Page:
‘Extreme Guide To Parenting’ Reflects Our Fears

I was psyched, super psyched, when I started seeing promos for Bravo’s Extreme Guide To Parenting. Crazy-pants parents with hard-core philosophies and zero sense of humor about it? Could it get any more awesome? I prepared by exercising my eyeballs and jaw, so I’d be ready with my eye rolls and my “WHAAAAAA?!” expression.

I have to say, the series premiere wasn’t quite as shocking as I’d hoped it would be. In fact, I kind of understood where they were coming from. Don’t get me wrong, the parents are definitely a little bananas — obsessive, overprotective and even delusional at times. At the root of it though, they’re really just “extreme” examples of parents who want to feel some sense of control over the lives of their little ones. Although I don’t really agree with their methods, I certainly get the motivation. We all can relate.


We start with Shira, the self-proclaimed, “eco-kosher, shamanistic, aromatherapy” Mama who spritzes her kids in the face with healing spray (it’s probably Poland Spring and lemon slices) and says she can read auras. Her fourth-grader, Yonah, is apparently an “indigo child” (translation: blue-purple aura kid). He’s out-of-control, angry, hyperactive, all of which is supposedly typical of so called indigo kids who are here to change the world…perhaps spinning the Earth with their frenetic energy. Unfortunately though, his mom uses his aural assessment as an excuse, to avoid putting him on medication. As she says, “He’s exactly who he’s supposed to be.”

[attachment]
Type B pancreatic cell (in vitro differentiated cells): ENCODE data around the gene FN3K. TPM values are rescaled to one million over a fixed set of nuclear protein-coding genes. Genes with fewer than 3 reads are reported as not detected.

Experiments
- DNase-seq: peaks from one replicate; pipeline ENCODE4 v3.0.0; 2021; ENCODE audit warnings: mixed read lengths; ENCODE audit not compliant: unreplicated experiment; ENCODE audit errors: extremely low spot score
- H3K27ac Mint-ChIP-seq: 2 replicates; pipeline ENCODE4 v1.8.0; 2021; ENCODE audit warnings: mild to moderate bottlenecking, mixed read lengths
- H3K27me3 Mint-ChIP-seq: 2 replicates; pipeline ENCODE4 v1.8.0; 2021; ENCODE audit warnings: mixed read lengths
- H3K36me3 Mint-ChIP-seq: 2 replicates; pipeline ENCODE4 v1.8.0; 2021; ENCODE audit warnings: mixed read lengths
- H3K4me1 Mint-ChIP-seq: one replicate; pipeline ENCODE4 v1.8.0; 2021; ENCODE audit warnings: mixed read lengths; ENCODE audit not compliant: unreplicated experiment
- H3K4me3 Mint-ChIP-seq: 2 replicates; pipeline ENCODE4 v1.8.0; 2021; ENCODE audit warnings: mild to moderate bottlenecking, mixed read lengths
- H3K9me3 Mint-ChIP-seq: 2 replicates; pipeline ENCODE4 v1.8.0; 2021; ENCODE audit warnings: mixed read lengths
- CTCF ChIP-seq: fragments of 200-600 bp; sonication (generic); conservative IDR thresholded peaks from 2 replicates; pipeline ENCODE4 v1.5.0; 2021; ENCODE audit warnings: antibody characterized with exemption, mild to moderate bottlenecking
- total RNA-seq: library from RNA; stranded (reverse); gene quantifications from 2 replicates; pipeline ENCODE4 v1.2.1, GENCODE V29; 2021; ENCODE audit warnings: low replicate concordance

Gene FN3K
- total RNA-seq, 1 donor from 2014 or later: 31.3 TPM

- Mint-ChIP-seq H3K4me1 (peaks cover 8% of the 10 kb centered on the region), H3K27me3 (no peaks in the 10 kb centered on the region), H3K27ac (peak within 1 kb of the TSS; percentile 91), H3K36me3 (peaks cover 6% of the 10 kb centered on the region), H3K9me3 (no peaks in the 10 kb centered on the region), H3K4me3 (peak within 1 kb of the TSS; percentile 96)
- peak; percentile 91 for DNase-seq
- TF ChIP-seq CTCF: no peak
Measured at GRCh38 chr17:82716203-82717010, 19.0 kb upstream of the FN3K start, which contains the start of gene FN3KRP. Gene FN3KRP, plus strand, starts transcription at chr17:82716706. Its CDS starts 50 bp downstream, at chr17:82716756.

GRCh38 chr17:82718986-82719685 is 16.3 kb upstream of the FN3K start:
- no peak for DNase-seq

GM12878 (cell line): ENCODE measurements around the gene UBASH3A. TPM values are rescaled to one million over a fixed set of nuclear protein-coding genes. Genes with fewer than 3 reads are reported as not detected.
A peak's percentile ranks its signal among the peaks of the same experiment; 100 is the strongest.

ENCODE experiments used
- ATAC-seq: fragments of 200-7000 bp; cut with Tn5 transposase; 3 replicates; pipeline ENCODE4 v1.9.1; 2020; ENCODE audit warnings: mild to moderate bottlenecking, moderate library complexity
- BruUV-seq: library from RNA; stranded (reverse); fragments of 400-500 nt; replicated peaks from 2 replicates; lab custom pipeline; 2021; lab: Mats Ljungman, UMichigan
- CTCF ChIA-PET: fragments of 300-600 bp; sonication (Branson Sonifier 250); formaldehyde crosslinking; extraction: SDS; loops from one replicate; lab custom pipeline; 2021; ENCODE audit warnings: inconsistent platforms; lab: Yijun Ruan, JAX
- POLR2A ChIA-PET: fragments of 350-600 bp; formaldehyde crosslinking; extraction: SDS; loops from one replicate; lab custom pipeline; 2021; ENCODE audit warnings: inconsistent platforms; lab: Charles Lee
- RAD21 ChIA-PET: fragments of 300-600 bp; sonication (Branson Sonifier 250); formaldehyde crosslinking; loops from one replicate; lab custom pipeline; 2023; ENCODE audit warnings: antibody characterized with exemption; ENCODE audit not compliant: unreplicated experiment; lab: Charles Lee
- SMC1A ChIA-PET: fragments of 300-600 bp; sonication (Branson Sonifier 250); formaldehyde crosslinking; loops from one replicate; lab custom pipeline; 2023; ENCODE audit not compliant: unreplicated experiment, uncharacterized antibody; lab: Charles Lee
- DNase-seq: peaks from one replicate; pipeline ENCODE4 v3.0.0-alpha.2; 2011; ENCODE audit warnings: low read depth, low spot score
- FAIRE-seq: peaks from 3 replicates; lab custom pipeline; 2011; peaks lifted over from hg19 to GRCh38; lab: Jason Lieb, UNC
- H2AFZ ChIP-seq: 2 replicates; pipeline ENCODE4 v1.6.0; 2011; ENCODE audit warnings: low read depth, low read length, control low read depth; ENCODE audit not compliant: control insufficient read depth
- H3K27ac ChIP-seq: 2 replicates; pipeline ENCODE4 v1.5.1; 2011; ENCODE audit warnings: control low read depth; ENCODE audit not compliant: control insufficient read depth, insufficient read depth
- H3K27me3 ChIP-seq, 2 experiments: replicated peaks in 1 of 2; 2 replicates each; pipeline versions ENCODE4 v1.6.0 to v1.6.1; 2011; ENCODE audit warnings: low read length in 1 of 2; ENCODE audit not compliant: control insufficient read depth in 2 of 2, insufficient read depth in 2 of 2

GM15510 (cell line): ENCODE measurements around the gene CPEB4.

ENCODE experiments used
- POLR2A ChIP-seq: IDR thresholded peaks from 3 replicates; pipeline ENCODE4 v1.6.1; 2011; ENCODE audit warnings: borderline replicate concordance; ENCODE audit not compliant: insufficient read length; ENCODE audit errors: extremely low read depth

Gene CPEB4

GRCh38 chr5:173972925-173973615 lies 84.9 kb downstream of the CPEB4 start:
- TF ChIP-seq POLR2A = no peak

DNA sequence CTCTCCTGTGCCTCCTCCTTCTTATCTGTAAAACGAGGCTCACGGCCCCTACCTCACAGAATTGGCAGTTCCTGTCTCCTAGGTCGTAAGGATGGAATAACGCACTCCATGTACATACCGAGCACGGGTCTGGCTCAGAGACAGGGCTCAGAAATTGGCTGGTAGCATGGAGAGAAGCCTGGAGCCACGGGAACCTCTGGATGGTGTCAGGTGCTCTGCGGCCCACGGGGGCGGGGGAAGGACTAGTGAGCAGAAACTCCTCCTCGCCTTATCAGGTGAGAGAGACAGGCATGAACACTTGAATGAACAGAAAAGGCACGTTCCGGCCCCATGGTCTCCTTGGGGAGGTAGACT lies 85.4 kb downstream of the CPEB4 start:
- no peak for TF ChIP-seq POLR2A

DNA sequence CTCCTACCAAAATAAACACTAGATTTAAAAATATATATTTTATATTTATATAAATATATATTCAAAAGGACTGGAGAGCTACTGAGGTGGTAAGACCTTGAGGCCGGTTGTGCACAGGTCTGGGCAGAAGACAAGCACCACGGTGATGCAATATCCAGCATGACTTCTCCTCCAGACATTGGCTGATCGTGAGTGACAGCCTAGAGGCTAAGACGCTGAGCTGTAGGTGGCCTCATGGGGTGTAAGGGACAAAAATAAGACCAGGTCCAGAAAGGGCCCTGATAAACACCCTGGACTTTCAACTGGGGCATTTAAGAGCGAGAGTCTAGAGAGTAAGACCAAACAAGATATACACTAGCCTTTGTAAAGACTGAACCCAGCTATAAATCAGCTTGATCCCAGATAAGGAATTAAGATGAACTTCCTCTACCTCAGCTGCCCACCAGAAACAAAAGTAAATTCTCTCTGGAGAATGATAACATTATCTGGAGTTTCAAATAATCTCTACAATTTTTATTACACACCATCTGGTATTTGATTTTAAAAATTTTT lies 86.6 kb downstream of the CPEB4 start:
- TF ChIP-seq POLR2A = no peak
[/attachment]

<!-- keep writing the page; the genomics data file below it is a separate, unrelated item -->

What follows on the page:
Except, he’s getting into trouble in school, acting out, and generally just driving the whole family crazy. Shira is so obsessed with finding alternative, shamanistic ways to treat his ADHD, that it’s all she thinks about, to the point that she ignores her older daughter. And she’s clearly exhausted.

Look, I’m really opposed to over-medicating kids, but some children actually need it. You can see in just 20 minutes of footage that Yonah is one of them. I mean, he’s kicking and throwing like my 3-year-olds having a tantrum. At one point, it looks like he’s going to jump off of the house. Something is wrong, and it’s clear that air spray and singing bowls aren’t going to fix it.

When the school finally says, “Hey, enough is enough,” she decides to sit down and ask Yonah what he wants to do. Yeah genius plan, Mom, he’s totally going to get on board with that. As expected, the kid says he doesn’t want to go on medication, because all of his friends think he’s hilarious and it’s just the teachers who don’t understand him. He’s right in some ways — listening to authority and doing well in school are definitely not important life skills. Maybe this indigo kid is on to something! So instead of meds, Shira finds Yonah an alternative school which seems to be working out well. I mean, with all of their “Yay, Yonah”-ing, they’re still ignoring his sister and he’s still a problem at home, but hey, nothing a little spritz of healing water couldn’t fix.